White Vote-Fixing in North Carolina

I’m not sure how the governor of North Carolina could lie so easily to his state and the rest of the nation as he signed a very restrictive, new voting law for the state. Or, am I naive about politicians? It was, naturally, aimed at people of color and other non-whites in his state to lessen their impact in future elections. The Republican governor called it “common sense reforms,” and said it will help ensure the “integrity” of the voting process. What a joke; what a lie!

No doubt the GOP is hoping that North Carolina stays red in 2016 as it barely did in 2012. President Obama barely won the state in 2008. With these new laws in place, the state has a much better chance of maintaining its red color and white vote.

Asians and Latinos are increasing in population in the state and that worries the GOP. Thus, the ‘vote fixing’ regulations to insure that the white vote dominates.

In addition to a requiring a photo ID to vote, the new law eliminates a week of early voting, end same-day registration, and prohibit “out-of-precinct” voting.  GOP governor McCrory also said residents “overwhelmingly” support the “common sense” law. Overwhelmingly? Apparently the governor talks exclusively with his GOP friends.  Folks in rural areas of the state clearly would not support such limiting voter rights. The governor used the standard GOP talking points when he compared the new law with buying Sudafed- you need an ID to purchase the medicine.  Oranges and apples, but that doesn’t matter.

What matters is that the new law will disenfranchise tens of  thousands of NC voters. That is what matters to the GOP. In today’s Toledo Blade, the editorial board cautioned the Ohio Legislature not to copy what the Republican legislature did in North Carolina. They wrote,  Ohio’s election system needs reform, not voter suppression — and lawmakers need to appreciate the difference.  Well, sadly GOP legislatures all throughout this state and across the nation got the memo a few years ago. The memo that says, and I paraphrase: We white Republicans are a falling demographic and unless we find ways to suppress the non-white vote, we’re history!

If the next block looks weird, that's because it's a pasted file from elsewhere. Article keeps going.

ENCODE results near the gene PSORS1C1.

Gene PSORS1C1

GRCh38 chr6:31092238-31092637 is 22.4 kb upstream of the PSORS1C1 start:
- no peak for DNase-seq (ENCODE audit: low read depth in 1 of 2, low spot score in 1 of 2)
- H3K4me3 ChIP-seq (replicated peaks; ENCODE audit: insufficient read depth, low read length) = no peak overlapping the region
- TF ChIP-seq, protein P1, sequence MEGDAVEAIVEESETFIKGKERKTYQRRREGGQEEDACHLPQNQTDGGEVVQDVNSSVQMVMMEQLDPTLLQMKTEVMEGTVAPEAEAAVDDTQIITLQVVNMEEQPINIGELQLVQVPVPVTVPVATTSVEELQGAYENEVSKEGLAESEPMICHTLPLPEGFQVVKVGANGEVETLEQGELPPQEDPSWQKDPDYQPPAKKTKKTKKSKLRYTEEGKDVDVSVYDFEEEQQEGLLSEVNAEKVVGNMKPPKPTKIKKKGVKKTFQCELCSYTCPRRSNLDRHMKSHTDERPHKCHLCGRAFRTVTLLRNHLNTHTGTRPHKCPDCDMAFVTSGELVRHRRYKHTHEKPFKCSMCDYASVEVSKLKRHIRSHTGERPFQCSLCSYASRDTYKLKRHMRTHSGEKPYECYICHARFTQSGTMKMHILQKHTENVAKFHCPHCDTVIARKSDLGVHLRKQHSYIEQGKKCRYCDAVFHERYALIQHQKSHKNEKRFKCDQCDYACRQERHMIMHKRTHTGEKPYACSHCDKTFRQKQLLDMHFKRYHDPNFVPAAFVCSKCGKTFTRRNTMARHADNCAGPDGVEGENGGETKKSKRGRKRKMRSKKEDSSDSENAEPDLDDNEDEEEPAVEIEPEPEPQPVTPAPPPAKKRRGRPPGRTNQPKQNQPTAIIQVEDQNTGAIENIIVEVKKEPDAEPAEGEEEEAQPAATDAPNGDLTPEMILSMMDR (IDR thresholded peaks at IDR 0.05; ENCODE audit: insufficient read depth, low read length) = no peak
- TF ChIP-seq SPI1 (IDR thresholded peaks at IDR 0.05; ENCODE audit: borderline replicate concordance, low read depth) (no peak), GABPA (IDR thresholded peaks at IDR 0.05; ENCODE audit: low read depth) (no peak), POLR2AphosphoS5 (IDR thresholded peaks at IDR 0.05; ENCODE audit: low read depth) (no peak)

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19 thoughts on “White Vote-Fixing in North Carolina

  1. Seriously? Tens of thousands of “voters?” Who are they, these disenfranchised ones? Would they have voted whether they had ID or not? Do they care about what happens in government, or are they more concerned with surviving one more day? Did they have a limo pick them up by the car full last election to take them to the polling places?

    Some use the argument that the “very poor, minimum wage worker” cannot get an ID because s/he can’t afford to take the 5 hours off that it takes to go stand in line at DMV to get the ID. Hmm. There’s a problem with that logic. They didn’t get a job without an ID. They can’t cash their minimum wage checks without an ID. They can’t have signed a lease without an ID (I’ll concede they might be homeless by HUD standards). The point is, what’s the problem with requiring an ID, when in fact you have to have an ID for almost everything except spitting on the sidewalk?

    And why on earth does it take us three weeks to vote? Seriously? The first election I got to vote in I had to be registered 60 days in advance, and I had a 12 hour window. I was an eighteen year old without a car and with a minimum wage job who lived out in rural America. And I managed just fine. Why do modern Americans need THREE WEEKS?

    Or maybe the disenfranchised everyone’s so concerned about cannot get a photo ID because they’re not eligible? Maybe that’s what people are dancing around? And maybe they need so much time so they can re-register with a different party, or at least they could, before the new legislation passed?

    But here’s the other question I can never get an answer to: If this is such a problem, why are we complaining about it instead of making an effort to get these tens of thousands of NC “voters” who have no ID some sort of photo ID? After all, it would be good for much more than just voting! They could enroll in social programs, and drive cars and cash checks and go to work and all the things we white folks of privilege take for granted.